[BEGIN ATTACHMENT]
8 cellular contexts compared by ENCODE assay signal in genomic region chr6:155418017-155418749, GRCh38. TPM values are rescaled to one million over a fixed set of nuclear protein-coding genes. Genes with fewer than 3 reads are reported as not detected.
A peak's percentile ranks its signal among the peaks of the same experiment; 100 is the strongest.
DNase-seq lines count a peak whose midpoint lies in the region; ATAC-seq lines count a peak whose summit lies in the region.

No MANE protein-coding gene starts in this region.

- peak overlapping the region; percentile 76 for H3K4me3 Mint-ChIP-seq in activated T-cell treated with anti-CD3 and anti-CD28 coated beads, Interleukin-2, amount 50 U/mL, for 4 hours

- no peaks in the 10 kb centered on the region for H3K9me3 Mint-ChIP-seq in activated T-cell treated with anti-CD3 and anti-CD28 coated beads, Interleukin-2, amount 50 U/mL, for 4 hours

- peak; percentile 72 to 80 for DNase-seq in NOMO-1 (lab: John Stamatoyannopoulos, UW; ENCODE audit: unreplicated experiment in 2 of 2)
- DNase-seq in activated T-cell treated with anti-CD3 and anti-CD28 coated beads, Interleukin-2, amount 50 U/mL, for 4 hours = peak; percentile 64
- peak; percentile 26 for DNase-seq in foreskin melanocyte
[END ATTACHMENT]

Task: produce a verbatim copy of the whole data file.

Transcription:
8 cellular contexts compared by ENCODE assay signal in genomic region chr6:155418017-155418749, GRCh38. TPM values are rescaled to one million over a fixed set of nuclear protein-coding genes. Genes with fewer than 3 reads are reported as not detected.
A peak's percentile ranks its signal among the peaks of the same experiment; 100 is the strongest.
DNase-seq lines count a peak whose midpoint lies in the region; ATAC-seq lines count a peak whose summit lies in the region.

No MANE protein-coding gene starts in this region.

- peak overlapping the region; percentile 76 for H3K4me3 Mint-ChIP-seq in activated T-cell treated with anti-CD3 and anti-CD28 coated beads, Interleukin-2, amount 50 U/mL, for 4 hours

- no peaks in the 10 kb centered on the region for H3K9me3 Mint-ChIP-seq in activated T-cell treated with anti-CD3 and anti-CD28 coated beads, Interleukin-2, amount 50 U/mL, for 4 hours

- peak; percentile 72 to 80 for DNase-seq in NOMO-1 (lab: John Stamatoyannopoulos, UW; ENCODE audit: unreplicated experiment in 2 of 2)
- DNase-seq in activated T-cell treated with anti-CD3 and anti-CD28 coated beads, Interleukin-2, amount 50 U/mL, for 4 hours = peak; percentile 64
- peak; percentile 26 for DNase-seq in foreskin melanocyte